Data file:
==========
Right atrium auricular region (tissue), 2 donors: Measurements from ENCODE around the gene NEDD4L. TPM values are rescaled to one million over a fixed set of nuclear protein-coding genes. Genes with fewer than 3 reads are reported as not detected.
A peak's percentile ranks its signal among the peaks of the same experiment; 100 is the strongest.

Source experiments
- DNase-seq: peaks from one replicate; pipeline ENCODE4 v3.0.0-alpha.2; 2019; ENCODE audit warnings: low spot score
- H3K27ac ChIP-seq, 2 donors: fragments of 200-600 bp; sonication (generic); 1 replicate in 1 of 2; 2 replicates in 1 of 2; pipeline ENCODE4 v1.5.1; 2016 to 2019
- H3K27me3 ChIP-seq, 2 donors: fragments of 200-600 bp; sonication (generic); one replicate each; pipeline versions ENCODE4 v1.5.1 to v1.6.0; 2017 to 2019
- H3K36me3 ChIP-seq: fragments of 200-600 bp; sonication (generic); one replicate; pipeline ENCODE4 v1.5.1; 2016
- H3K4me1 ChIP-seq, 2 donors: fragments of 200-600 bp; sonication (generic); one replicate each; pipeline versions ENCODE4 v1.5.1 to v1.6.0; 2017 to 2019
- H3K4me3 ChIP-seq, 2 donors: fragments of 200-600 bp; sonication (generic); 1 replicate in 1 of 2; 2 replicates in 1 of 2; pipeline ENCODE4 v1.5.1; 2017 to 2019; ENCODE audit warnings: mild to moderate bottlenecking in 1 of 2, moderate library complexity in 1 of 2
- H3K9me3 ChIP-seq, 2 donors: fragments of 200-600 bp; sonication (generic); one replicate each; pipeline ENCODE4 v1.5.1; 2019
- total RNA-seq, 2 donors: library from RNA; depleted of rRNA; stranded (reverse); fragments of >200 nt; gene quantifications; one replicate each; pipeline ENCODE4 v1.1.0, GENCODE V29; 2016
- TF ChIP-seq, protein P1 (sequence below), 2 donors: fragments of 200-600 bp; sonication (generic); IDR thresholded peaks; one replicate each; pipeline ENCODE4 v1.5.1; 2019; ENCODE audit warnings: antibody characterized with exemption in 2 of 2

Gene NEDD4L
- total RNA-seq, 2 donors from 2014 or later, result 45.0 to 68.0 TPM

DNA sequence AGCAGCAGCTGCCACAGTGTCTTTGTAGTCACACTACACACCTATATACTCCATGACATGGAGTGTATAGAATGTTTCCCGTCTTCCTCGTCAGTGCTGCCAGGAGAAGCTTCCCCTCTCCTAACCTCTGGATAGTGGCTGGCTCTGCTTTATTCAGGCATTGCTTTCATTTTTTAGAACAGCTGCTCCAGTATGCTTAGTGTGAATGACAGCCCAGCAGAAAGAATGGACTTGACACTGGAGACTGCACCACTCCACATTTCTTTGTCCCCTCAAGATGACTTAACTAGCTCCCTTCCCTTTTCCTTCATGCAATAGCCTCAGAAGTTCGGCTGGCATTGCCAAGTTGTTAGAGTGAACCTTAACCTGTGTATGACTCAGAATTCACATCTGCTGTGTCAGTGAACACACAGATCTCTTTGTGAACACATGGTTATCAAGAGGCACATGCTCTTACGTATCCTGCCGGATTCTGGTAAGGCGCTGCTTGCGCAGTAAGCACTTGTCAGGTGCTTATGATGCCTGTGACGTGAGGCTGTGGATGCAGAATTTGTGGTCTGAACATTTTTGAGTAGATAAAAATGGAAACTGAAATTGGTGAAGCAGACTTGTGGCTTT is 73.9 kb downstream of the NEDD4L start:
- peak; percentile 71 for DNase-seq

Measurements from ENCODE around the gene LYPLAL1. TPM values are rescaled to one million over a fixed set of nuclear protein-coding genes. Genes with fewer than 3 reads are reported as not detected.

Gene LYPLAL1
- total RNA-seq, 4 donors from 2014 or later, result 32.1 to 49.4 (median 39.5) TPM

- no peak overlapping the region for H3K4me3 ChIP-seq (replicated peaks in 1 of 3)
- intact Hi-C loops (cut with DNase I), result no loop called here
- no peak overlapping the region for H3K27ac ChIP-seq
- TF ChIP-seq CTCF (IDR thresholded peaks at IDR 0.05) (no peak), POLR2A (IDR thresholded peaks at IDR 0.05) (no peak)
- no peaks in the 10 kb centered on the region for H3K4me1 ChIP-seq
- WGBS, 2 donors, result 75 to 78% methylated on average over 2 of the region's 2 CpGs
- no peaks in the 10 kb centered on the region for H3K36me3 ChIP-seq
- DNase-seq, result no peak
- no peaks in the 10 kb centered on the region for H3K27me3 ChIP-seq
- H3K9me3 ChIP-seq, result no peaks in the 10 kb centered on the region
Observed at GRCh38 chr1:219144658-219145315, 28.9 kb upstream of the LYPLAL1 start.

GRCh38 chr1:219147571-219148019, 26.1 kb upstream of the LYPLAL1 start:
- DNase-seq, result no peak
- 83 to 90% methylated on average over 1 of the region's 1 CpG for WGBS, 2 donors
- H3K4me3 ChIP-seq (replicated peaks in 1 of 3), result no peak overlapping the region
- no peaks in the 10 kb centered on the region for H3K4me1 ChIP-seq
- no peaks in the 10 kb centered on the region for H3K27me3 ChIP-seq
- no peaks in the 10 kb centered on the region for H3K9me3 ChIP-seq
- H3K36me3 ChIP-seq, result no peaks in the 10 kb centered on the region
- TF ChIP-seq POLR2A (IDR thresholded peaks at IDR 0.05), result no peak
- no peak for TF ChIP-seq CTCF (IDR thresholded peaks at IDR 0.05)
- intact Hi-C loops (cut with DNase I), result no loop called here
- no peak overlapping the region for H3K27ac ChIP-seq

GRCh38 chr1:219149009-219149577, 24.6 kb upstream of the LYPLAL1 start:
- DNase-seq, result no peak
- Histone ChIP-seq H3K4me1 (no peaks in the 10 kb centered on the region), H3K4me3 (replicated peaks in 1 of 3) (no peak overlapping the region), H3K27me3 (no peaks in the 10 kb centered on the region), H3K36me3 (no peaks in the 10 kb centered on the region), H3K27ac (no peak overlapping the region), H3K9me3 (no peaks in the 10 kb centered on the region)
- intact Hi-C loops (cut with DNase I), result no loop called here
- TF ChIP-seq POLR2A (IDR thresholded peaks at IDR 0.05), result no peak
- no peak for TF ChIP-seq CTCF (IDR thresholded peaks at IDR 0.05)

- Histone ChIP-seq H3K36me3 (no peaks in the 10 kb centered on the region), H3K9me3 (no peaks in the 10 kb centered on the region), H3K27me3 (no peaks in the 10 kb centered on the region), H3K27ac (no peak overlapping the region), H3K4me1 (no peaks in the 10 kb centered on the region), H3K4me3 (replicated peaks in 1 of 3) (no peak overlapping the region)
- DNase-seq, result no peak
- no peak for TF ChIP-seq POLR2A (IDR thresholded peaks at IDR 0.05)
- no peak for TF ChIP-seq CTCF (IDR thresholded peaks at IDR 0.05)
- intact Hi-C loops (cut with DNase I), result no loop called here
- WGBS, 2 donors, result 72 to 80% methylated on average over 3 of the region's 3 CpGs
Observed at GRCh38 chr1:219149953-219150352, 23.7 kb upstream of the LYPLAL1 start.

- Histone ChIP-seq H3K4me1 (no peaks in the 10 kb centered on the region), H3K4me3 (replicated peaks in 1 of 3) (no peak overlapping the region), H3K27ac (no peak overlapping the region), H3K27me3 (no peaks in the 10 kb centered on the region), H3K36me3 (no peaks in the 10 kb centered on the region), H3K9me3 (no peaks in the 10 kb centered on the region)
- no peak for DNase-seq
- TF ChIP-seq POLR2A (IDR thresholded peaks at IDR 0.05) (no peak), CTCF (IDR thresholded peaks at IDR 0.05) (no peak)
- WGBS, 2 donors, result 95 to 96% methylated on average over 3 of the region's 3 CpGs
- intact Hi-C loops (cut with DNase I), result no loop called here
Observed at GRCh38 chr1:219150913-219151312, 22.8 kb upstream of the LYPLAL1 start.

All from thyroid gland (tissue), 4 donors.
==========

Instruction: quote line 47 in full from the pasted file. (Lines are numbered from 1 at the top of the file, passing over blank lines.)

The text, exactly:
- TF ChIP-seq POLR2A (IDR thresholded peaks at IDR 0.05), result no peak